When I was younger my parents were convinced I was deaf or slow or both. I didn’t talk until I was about three, which had them stressed and making appointments with doctors, specialists and speech therapists every other day.

But I had them stumped.  I cried normally, reacted, responded sans sound, walked and did everything else as per the developmental stages said I should but there was no speech.

And then I was found out. I’d tell my older brother what I wanted or needed and he’d either get it for me or ask my mom or dad for it. Whether it was my dummy or favourite snack, I’d pass the request on and it would appear. I  had me my own little minion and I was making the most of it.

Emma and Ben don’t have that problem. They’re pretty vocal when they want something and in Ben’s case if you’ve misunderstood what he’s asked for you get a stern NO. But there are days when he has a new word and we have no idea what he’s wanting. We then call Emma in, our interpreter, and she’ll tell us what he’s saying.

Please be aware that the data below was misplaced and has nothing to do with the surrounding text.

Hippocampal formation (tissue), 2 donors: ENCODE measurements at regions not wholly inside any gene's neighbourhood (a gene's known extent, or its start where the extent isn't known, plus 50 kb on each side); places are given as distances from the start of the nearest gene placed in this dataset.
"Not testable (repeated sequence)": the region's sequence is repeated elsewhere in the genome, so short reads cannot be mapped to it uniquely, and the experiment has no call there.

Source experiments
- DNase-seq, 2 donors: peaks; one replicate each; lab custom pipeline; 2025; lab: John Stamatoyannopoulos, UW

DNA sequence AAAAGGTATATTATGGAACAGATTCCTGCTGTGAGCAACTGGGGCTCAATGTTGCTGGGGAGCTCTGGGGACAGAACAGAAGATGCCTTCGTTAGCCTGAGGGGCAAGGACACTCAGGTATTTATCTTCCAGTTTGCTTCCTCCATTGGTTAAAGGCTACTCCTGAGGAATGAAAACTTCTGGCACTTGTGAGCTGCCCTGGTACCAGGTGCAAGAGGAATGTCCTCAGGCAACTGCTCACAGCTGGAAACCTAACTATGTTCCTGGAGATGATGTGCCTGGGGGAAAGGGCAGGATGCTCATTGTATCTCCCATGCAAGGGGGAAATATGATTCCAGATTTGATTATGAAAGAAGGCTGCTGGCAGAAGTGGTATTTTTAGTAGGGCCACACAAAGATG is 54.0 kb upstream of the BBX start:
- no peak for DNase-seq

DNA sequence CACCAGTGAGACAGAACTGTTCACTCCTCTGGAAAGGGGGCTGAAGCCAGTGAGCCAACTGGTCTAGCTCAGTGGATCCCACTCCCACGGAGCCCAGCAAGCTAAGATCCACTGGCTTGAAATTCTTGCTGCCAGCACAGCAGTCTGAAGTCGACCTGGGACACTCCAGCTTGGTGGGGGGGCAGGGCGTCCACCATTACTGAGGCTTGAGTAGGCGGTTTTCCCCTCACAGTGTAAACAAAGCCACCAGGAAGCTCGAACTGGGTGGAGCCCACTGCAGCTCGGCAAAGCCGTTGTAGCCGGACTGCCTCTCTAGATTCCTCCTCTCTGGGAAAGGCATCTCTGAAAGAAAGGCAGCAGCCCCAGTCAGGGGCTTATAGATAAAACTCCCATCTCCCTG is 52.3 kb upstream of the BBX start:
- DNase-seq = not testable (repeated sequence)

This morning Ben had me by the hand, walking around the house saying ‘pinger’ or ‘pengone’. I had no idea what he was on about.  I asked him if he wanted my finger and I got a NO. Did he want a pen that’s gone? NO. Had he seen a penguin? NO. Did he want a penguin? NO. Eventually I asked Emma to help me figure out what the little man was asking for.  She took him aside and asked him to tell her. He said it again. ‘Pinger’ or ‘pengone’. Emma looked at me and shrugged her shoulders.  She then asked Ben to repeat it, but to whisper it in her ear. Which he did. Just not very quietly. I clearly heard the same word again.

Emma turned to me and said “Ben would like a cupcake for breakfast and he says I must have one too!”



7 thoughts on “lost in translation

  1. Hey, I have a quick question I wanted to ask you about your blog, do you think you could send me an email when you get this? Thanks! Tiffany

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